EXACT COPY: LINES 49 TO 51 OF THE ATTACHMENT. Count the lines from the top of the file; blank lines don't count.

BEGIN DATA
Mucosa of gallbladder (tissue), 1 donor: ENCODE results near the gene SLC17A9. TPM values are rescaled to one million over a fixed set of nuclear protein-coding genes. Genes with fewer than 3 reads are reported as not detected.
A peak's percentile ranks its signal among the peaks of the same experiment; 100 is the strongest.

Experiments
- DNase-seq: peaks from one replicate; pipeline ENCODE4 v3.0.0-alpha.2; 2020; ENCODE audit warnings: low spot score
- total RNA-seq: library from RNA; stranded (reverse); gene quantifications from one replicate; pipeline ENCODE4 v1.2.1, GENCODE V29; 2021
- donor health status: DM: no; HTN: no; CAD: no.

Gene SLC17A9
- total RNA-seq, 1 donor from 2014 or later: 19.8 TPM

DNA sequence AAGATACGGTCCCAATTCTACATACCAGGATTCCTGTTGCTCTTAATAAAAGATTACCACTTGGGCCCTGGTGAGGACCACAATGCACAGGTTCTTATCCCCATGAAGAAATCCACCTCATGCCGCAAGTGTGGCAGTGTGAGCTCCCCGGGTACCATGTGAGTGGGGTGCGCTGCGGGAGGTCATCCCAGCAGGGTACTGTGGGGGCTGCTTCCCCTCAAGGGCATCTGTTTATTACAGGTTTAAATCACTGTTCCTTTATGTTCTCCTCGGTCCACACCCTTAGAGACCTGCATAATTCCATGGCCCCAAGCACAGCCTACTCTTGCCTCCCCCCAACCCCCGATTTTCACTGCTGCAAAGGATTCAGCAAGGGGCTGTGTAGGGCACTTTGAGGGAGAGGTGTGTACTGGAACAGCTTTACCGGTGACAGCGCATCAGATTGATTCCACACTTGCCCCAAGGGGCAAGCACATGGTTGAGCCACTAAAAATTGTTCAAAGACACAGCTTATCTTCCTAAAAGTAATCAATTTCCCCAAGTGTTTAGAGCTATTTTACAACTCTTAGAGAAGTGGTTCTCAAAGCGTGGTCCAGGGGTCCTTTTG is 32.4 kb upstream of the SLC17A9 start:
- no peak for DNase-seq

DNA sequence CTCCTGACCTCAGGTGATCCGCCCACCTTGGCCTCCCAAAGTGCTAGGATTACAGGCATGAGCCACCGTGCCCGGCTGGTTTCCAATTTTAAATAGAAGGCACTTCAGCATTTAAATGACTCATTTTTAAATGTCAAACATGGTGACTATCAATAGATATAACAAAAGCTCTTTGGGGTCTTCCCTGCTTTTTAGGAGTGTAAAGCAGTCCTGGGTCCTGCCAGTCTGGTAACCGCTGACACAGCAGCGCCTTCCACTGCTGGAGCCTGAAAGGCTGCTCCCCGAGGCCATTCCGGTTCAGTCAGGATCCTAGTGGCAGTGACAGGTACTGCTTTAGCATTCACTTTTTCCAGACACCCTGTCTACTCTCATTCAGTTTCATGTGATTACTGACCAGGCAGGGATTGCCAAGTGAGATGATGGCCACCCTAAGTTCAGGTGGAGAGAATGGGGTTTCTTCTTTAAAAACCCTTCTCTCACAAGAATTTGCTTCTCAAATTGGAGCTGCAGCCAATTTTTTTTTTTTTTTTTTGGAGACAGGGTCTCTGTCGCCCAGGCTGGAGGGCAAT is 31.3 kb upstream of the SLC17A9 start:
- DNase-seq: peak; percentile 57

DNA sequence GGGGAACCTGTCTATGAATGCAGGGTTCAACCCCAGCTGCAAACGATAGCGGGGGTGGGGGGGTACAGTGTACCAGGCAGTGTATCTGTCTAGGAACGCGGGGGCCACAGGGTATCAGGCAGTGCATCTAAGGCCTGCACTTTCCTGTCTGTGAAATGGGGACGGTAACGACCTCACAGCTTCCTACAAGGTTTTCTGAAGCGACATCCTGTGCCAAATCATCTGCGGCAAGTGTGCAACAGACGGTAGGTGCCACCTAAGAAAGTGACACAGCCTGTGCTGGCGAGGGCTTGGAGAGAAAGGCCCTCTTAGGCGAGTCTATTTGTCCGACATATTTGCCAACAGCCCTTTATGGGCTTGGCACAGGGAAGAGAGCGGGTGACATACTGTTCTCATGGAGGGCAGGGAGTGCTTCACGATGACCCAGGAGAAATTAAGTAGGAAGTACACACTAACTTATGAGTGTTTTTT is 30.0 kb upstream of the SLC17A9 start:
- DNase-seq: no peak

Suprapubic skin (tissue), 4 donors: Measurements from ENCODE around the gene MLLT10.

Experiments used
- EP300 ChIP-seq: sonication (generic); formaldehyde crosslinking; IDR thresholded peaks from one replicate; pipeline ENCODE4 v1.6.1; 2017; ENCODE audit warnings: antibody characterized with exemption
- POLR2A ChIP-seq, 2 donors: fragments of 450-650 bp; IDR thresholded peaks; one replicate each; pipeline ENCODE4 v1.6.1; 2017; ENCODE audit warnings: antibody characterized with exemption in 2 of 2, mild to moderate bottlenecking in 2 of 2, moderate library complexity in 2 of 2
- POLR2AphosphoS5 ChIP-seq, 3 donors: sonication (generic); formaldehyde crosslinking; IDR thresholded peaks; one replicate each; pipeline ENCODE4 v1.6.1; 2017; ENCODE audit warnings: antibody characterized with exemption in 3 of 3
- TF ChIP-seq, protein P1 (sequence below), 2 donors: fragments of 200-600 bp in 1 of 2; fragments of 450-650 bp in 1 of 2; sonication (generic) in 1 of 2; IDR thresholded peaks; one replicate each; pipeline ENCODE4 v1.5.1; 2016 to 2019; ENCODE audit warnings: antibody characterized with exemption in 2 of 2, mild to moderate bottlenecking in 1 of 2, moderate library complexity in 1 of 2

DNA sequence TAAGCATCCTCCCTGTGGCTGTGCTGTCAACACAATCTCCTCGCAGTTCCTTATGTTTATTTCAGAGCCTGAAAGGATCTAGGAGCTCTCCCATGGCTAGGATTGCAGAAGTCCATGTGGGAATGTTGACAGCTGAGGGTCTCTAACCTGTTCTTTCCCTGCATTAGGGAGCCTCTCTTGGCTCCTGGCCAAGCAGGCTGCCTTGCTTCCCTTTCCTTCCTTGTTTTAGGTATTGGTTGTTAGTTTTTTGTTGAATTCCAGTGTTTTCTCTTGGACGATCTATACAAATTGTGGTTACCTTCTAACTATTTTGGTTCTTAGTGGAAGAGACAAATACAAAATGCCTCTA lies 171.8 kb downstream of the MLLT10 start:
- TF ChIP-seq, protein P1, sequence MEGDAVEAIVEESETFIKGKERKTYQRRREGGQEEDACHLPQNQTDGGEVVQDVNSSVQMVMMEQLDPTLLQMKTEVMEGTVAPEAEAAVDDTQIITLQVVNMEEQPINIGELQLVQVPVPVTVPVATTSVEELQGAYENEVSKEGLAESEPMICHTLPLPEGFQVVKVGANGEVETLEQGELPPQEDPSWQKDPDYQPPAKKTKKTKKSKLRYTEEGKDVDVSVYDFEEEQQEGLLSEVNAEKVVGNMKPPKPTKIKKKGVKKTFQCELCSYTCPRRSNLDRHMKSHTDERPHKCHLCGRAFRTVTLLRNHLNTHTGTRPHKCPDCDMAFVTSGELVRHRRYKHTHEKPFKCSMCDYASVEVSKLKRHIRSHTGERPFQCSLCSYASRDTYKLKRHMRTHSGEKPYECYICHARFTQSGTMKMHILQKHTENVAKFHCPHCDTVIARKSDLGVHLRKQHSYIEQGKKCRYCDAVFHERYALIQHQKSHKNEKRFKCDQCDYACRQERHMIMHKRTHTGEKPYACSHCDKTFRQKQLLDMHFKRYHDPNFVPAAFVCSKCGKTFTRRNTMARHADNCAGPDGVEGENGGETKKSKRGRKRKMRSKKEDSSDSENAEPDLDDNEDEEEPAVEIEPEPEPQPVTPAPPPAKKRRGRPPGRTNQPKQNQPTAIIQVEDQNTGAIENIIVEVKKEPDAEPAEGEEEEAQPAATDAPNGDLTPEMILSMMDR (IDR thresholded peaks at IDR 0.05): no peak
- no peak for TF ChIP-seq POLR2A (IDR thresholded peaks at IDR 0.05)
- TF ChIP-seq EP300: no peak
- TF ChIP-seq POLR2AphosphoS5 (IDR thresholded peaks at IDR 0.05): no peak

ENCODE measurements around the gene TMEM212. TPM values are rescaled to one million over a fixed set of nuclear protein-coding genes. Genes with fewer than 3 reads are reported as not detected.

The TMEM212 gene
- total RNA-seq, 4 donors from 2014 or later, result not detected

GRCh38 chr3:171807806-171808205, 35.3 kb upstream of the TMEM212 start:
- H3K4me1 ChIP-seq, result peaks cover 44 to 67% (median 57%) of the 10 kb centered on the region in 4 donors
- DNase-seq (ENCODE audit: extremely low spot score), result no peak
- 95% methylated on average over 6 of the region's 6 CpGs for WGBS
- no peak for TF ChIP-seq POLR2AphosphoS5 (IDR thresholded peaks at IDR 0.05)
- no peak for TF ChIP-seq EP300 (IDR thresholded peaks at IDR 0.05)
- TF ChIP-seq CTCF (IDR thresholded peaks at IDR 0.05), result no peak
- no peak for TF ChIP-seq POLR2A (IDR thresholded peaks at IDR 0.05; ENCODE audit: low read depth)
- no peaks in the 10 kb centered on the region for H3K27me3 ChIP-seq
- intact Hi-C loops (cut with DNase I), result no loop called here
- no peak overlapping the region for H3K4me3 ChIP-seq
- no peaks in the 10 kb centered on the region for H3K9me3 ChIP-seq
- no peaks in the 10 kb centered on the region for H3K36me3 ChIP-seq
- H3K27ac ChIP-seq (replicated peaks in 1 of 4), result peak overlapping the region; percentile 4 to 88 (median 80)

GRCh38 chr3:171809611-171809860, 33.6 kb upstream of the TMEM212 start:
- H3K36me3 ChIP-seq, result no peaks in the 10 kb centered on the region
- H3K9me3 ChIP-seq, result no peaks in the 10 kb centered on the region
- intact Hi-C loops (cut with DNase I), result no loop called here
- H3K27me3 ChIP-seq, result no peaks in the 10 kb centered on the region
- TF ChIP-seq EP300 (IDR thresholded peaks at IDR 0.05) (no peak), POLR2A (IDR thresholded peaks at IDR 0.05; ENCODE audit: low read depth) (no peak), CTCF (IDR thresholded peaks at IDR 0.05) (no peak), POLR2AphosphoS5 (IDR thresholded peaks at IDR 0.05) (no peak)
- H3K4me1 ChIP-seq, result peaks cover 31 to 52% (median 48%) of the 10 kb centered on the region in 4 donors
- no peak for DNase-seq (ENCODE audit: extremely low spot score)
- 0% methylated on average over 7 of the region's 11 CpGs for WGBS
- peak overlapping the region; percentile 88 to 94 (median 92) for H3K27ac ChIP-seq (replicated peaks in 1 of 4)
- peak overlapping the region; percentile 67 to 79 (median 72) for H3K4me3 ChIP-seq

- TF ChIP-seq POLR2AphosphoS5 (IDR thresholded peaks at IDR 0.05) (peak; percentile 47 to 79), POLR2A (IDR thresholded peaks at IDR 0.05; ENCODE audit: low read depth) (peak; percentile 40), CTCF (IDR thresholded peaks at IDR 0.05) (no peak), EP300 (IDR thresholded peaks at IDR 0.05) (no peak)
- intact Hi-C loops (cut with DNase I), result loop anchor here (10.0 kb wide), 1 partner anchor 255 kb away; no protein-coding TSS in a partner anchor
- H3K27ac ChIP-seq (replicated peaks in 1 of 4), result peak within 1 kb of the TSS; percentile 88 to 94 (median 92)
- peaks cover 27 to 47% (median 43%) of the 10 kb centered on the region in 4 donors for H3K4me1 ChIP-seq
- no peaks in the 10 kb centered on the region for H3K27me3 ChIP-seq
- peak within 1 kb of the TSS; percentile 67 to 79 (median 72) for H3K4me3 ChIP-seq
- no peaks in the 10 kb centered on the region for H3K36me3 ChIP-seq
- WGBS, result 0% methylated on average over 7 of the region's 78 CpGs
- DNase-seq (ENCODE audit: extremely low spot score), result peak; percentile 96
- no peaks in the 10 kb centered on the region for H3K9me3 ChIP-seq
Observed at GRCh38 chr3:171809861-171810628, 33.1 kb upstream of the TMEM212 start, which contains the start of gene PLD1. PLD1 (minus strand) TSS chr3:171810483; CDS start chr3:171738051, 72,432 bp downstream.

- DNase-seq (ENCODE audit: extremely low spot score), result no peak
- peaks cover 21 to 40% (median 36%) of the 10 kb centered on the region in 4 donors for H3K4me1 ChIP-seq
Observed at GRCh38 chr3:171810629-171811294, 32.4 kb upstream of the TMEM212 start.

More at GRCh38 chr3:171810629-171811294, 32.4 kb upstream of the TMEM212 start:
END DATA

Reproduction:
- H3K4me1 ChIP-seq, result peaks cover 31 to 52% (median 48%) of the 10 kb centered on the region in 4 donors
- no peak for DNase-seq (ENCODE audit: extremely low spot score)
- 0% methylated on average over 7 of the region's 11 CpGs for WGBS